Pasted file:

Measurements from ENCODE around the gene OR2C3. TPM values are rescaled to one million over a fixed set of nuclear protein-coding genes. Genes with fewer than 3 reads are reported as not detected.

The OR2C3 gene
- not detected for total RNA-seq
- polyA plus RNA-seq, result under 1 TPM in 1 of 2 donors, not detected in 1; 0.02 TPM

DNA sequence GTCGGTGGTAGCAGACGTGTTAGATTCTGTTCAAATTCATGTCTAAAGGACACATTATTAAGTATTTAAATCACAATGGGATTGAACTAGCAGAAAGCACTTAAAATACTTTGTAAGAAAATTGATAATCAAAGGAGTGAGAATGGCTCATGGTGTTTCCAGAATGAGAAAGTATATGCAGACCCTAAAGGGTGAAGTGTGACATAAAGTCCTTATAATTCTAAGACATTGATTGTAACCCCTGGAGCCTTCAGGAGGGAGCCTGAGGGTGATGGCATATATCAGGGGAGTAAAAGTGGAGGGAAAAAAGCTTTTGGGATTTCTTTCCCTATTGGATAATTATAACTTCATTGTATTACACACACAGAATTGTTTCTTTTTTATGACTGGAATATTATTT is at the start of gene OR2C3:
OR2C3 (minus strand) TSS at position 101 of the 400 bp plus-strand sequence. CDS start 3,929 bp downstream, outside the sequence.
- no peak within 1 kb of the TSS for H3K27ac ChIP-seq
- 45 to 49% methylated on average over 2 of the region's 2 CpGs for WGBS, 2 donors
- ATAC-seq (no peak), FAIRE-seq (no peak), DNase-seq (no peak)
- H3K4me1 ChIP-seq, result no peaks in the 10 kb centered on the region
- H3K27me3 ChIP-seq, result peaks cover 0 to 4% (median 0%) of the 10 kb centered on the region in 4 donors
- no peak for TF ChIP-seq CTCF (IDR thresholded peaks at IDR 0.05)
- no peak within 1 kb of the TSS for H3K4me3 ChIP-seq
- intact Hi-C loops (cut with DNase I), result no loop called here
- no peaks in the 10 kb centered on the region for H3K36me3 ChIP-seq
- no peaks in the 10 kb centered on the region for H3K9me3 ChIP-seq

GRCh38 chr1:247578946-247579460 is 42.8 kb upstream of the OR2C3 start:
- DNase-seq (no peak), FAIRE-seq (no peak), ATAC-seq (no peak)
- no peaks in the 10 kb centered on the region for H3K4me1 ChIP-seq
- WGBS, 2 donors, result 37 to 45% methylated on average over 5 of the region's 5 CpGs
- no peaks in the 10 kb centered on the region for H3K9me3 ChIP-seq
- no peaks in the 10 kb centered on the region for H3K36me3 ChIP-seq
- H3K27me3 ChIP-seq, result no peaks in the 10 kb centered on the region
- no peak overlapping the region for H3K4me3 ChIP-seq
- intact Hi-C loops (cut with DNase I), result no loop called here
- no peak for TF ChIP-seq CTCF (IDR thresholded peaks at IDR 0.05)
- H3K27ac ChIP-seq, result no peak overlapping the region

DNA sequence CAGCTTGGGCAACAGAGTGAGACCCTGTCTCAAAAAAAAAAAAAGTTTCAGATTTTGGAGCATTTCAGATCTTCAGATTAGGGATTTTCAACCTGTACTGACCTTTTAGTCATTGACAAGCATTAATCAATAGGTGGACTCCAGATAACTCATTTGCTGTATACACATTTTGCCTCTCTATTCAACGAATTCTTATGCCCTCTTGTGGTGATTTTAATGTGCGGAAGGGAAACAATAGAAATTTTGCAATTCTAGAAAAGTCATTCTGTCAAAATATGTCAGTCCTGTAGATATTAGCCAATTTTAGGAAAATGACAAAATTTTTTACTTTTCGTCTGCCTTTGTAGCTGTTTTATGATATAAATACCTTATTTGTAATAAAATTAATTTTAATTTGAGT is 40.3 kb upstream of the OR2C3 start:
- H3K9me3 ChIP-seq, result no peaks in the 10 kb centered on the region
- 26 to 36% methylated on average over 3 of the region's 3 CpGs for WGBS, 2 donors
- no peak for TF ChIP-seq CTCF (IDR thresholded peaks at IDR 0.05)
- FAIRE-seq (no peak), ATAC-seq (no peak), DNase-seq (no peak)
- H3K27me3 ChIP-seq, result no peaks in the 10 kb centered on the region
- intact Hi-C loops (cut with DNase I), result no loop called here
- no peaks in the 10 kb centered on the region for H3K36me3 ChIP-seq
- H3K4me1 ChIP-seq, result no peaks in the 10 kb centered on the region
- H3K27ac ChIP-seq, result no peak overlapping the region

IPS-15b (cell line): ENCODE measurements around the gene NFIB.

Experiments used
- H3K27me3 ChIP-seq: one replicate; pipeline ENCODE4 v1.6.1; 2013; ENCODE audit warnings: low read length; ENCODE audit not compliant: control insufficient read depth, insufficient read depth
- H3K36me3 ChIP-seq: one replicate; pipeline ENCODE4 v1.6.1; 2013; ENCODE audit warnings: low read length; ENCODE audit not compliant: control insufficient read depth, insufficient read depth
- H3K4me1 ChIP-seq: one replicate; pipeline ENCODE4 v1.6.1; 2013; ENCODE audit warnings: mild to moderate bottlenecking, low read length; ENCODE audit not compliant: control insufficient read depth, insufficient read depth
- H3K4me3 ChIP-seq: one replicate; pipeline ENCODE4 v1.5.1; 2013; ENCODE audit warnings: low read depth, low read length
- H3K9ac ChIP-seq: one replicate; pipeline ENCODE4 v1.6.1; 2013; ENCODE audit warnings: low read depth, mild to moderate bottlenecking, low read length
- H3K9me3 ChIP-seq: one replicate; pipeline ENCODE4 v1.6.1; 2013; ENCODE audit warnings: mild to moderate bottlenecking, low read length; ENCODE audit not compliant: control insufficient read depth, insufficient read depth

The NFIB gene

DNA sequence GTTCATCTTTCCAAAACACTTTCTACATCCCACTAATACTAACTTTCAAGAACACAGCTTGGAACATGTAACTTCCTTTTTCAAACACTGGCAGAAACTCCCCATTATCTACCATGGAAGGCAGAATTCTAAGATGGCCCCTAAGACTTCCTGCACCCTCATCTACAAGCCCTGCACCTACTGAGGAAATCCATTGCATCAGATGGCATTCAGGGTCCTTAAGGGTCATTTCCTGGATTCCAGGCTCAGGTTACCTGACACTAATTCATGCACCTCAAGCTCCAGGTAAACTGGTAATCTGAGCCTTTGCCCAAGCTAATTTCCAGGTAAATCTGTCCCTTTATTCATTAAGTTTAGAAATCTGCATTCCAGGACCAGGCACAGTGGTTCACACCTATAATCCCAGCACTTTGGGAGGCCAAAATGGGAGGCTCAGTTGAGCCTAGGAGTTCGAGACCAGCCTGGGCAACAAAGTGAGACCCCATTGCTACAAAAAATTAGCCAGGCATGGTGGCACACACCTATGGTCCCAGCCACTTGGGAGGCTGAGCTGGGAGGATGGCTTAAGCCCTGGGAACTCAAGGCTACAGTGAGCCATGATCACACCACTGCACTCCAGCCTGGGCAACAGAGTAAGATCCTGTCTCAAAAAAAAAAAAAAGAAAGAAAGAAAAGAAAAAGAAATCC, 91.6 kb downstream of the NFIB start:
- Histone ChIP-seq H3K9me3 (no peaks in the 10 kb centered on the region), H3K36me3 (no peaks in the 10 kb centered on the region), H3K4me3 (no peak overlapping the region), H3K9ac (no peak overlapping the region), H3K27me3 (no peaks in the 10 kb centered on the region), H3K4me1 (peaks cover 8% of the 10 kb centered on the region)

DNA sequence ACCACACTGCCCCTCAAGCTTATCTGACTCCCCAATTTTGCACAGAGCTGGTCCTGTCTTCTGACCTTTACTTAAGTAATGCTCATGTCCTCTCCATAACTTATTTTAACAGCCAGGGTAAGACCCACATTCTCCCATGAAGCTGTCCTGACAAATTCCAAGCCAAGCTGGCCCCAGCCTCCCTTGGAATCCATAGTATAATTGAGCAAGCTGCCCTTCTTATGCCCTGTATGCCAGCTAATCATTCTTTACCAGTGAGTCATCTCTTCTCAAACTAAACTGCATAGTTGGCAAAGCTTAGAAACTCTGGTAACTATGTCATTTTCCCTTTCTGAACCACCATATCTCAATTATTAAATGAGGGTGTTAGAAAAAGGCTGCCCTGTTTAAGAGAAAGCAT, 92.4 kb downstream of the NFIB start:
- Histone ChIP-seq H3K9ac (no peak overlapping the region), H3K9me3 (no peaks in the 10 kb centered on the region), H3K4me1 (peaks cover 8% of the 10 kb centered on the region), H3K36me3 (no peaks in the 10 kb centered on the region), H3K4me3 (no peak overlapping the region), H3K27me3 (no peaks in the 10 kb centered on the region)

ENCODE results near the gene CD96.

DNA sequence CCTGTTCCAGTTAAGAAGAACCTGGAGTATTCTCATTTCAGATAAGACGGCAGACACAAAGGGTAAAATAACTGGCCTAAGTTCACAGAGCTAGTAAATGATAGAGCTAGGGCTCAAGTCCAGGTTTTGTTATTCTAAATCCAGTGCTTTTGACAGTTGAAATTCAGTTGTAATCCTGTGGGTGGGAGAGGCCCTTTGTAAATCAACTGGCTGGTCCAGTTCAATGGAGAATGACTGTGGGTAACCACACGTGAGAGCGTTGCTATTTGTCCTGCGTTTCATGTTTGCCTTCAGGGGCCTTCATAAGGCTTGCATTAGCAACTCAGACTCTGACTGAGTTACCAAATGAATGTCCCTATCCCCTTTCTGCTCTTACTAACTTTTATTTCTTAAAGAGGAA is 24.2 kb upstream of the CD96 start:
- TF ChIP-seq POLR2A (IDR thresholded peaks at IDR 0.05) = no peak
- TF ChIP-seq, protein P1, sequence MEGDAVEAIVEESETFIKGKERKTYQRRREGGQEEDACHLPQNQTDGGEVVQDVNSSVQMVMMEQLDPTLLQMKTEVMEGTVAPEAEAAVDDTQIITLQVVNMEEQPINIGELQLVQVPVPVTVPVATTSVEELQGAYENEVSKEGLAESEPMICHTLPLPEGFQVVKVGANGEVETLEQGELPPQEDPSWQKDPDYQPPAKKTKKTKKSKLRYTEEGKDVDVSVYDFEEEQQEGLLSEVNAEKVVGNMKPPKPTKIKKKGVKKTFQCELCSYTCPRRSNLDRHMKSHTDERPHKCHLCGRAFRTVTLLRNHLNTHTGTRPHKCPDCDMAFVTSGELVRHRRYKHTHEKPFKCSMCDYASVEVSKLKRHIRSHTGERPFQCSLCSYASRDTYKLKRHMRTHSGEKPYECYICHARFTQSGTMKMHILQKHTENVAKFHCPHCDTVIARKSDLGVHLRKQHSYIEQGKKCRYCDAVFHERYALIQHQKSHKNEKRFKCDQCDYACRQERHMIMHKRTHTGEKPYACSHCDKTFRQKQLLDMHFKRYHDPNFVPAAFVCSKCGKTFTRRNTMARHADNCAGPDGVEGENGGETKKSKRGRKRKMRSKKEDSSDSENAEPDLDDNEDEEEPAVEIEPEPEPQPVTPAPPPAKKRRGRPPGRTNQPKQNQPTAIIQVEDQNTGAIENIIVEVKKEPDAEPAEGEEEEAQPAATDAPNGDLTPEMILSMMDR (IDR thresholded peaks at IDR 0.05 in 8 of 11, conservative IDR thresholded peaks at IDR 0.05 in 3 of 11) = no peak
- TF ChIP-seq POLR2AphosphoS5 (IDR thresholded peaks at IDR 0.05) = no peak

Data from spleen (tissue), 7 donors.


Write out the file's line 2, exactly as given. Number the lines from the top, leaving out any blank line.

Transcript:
The OR2C3 gene